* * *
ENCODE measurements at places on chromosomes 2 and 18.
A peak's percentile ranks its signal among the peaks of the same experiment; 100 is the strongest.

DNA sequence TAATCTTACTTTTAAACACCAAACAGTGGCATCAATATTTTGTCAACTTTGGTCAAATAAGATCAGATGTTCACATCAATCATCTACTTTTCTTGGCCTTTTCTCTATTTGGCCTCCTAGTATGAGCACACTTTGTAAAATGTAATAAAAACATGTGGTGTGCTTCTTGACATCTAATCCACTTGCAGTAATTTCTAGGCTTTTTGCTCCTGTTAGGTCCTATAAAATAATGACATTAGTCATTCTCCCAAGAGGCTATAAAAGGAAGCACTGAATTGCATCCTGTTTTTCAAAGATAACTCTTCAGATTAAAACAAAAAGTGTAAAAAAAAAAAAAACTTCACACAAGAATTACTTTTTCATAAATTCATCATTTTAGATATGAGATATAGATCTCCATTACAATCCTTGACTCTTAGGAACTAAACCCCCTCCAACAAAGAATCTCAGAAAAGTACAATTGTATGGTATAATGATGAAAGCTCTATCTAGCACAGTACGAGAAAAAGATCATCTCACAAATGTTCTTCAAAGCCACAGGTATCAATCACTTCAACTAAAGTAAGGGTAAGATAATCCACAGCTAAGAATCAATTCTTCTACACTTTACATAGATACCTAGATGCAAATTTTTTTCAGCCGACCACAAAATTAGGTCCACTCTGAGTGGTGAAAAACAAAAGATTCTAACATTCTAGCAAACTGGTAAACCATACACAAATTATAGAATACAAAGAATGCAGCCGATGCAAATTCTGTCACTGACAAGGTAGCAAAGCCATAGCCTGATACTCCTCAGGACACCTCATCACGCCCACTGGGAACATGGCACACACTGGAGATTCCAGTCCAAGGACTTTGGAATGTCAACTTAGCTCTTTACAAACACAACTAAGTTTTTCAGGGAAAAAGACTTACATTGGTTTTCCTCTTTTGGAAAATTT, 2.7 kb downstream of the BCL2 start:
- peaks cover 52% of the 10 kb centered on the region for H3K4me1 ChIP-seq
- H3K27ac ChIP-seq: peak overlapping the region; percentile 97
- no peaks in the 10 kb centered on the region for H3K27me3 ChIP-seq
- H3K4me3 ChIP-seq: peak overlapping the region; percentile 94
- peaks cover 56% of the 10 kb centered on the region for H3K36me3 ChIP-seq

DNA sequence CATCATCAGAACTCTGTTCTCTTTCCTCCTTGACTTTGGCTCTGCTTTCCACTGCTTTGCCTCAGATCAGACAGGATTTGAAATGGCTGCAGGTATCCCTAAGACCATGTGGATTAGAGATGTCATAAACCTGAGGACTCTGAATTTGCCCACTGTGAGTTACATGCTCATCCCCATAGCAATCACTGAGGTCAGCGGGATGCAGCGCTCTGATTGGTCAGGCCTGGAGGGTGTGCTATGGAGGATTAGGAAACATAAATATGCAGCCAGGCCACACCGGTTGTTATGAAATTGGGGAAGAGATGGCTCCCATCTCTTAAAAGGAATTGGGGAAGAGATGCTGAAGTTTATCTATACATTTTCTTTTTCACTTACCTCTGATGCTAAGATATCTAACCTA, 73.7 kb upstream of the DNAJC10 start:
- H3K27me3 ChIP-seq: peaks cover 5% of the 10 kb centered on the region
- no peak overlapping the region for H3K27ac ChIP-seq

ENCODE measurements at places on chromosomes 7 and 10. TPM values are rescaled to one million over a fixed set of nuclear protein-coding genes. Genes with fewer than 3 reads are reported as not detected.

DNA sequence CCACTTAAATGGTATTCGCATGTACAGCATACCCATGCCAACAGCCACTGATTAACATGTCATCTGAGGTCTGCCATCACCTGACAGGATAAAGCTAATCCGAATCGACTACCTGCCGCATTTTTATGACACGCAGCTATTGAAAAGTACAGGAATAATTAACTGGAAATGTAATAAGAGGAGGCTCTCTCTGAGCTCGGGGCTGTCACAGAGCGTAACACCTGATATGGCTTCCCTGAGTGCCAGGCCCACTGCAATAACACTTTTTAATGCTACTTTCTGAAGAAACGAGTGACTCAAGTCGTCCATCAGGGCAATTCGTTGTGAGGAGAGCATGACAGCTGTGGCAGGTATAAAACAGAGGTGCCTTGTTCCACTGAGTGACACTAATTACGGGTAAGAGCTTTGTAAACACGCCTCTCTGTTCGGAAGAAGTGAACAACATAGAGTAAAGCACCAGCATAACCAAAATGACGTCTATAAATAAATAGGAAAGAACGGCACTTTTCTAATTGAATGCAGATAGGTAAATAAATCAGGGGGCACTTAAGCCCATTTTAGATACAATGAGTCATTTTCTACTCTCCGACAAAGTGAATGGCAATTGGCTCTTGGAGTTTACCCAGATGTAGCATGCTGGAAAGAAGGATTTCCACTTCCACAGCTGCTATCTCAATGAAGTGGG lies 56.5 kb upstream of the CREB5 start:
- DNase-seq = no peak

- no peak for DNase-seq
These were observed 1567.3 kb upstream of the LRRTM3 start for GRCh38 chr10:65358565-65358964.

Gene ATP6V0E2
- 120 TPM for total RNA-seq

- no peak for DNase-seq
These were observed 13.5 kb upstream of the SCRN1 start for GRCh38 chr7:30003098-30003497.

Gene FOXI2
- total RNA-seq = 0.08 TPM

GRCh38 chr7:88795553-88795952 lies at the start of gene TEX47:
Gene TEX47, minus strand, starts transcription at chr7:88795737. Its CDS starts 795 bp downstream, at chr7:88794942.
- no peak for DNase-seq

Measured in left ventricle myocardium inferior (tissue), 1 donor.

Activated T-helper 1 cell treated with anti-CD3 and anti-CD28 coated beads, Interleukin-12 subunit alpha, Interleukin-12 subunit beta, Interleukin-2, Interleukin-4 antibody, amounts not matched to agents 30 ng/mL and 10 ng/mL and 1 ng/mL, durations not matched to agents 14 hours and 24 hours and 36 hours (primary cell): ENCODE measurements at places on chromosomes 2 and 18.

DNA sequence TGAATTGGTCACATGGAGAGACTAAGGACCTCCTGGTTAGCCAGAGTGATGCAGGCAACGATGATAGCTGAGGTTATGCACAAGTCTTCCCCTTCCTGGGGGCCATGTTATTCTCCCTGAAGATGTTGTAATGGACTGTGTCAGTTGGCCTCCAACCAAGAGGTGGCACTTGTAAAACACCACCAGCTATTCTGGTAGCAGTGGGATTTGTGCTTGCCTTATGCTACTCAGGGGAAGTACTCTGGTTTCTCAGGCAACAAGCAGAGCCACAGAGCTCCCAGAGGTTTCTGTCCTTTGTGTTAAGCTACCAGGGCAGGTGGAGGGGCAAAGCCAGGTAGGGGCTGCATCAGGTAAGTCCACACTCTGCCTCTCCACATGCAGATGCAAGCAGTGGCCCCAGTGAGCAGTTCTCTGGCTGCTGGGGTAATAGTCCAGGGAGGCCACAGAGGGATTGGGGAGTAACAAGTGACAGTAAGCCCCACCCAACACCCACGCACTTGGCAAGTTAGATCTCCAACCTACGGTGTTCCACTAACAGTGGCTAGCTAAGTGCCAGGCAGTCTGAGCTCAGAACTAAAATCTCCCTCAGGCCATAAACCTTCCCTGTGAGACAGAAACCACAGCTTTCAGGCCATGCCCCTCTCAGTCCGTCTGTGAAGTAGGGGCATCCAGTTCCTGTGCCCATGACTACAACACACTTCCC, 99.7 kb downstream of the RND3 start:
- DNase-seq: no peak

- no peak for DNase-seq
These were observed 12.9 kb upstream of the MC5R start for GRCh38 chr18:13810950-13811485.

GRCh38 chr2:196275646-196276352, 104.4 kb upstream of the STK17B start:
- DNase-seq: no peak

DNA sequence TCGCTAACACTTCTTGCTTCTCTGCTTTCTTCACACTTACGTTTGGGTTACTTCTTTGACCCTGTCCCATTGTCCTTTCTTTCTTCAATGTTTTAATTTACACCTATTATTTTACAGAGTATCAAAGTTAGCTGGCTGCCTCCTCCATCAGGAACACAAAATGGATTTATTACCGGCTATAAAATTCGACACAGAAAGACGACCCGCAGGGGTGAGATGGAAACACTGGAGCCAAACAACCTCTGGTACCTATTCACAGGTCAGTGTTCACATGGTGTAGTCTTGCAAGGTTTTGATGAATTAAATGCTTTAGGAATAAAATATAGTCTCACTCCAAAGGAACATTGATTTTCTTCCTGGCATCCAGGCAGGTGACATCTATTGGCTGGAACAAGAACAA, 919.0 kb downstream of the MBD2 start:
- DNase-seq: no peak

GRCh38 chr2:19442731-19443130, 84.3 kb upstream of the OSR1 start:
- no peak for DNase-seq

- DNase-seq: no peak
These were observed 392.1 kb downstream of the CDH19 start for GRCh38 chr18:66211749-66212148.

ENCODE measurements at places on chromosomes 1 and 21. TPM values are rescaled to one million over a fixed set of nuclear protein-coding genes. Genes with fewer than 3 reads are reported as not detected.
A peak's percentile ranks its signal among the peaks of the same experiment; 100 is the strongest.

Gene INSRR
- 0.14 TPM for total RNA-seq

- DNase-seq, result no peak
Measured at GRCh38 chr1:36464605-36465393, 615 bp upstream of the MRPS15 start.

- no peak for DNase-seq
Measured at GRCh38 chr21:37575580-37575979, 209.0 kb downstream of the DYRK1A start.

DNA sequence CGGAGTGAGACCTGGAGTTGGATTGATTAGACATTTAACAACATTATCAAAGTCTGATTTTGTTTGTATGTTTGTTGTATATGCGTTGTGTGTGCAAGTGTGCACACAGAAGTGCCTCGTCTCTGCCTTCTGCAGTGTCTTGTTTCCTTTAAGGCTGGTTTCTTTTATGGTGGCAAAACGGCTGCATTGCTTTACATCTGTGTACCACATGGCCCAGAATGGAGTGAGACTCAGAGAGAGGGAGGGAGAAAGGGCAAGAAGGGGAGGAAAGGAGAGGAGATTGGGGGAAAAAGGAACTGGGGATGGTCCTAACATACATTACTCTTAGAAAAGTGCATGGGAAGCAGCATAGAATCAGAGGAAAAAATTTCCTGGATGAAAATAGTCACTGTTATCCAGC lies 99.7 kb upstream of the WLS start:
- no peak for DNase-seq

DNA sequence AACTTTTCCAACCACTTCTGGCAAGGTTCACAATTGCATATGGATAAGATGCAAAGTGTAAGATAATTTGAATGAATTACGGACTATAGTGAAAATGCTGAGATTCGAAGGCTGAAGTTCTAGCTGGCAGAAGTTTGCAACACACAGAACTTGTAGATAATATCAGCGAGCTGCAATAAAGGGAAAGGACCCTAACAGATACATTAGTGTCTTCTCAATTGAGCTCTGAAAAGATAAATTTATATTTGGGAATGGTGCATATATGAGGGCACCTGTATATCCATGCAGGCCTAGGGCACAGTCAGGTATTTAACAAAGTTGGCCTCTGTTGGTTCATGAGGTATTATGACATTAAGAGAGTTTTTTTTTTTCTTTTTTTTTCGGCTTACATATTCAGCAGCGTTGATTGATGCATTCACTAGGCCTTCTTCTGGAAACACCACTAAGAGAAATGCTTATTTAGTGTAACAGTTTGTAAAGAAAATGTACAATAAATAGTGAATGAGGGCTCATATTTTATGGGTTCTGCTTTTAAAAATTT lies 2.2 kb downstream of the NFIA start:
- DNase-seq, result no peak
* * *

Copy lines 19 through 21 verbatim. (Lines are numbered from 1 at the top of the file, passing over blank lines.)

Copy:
- no peak for DNase-seq
These were observed 13.5 kb upstream of the SCRN1 start for GRCh38 chr7:30003098-30003497.

Gene FOXI2